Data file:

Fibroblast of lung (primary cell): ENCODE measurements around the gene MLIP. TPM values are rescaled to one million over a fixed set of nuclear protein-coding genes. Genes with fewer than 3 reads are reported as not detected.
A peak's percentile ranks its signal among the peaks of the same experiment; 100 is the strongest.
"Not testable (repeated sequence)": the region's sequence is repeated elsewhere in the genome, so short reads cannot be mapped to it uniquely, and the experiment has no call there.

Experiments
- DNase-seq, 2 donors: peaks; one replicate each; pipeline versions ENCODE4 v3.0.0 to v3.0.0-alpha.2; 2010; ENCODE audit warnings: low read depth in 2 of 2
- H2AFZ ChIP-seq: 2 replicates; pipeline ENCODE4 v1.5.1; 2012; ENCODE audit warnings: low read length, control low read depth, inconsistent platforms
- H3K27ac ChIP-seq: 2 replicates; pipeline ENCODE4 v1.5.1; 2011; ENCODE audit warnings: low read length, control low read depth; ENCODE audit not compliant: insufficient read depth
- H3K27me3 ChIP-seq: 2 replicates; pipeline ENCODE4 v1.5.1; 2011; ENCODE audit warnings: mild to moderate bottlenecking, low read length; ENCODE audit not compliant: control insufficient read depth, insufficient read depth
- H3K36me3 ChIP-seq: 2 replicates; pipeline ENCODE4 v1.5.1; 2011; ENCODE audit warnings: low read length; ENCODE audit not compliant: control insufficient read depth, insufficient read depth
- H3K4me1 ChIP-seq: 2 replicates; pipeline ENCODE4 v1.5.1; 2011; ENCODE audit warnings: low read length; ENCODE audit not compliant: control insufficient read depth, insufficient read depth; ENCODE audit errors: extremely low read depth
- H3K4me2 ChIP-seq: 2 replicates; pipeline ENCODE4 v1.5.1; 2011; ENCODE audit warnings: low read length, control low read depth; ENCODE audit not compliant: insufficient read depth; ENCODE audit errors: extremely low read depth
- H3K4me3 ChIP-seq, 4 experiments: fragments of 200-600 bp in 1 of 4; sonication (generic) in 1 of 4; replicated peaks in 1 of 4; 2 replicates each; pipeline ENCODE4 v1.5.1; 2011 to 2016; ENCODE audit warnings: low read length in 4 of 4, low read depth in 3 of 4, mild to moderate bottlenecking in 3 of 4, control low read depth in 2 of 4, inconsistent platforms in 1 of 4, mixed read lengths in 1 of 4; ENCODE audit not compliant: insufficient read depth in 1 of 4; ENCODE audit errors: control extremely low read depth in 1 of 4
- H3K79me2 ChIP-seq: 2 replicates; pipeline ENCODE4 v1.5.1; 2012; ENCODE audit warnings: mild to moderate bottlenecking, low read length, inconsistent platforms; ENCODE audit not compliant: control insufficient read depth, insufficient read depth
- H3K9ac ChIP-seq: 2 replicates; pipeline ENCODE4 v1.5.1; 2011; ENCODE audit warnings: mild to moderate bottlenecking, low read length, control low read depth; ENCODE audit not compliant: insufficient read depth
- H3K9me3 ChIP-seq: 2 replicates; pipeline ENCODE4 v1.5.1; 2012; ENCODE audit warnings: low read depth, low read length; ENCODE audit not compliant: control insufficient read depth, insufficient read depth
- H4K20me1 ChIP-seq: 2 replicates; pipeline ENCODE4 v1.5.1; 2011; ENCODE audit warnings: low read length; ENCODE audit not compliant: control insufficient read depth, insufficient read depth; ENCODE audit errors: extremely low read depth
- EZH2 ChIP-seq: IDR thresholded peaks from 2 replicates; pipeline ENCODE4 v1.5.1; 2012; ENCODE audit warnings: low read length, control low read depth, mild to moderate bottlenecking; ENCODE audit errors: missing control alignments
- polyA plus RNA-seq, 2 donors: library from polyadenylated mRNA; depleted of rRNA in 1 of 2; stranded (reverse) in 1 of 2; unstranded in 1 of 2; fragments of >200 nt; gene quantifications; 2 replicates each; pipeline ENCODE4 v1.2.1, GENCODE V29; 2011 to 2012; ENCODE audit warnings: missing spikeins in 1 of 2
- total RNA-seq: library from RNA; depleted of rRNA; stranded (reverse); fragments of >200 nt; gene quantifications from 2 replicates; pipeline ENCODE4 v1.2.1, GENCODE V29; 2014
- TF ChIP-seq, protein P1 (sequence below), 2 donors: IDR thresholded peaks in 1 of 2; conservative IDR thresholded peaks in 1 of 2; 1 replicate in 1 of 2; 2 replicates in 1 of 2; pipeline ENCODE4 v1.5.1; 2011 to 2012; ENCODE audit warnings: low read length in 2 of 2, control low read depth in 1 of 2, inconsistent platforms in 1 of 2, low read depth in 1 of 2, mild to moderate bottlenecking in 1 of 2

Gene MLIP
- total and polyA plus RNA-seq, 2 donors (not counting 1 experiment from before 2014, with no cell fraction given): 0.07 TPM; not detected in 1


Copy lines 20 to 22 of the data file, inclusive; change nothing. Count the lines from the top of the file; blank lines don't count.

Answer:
- TF ChIP-seq, protein P1 (sequence below), 2 donors: IDR thresholded peaks in 1 of 2; conservative IDR thresholded peaks in 1 of 2; 1 replicate in 1 of 2; 2 replicates in 1 of 2; pipeline ENCODE4 v1.5.1; 2011 to 2012; ENCODE audit warnings: low read length in 2 of 2, control low read depth in 1 of 2, inconsistent platforms in 1 of 2, low read depth in 1 of 2, mild to moderate bottlenecking in 1 of 2

Gene MLIP
- total and polyA plus RNA-seq, 2 donors (not counting 1 experiment from before 2014, with no cell fraction given): 0.07 TPM; not detected in 1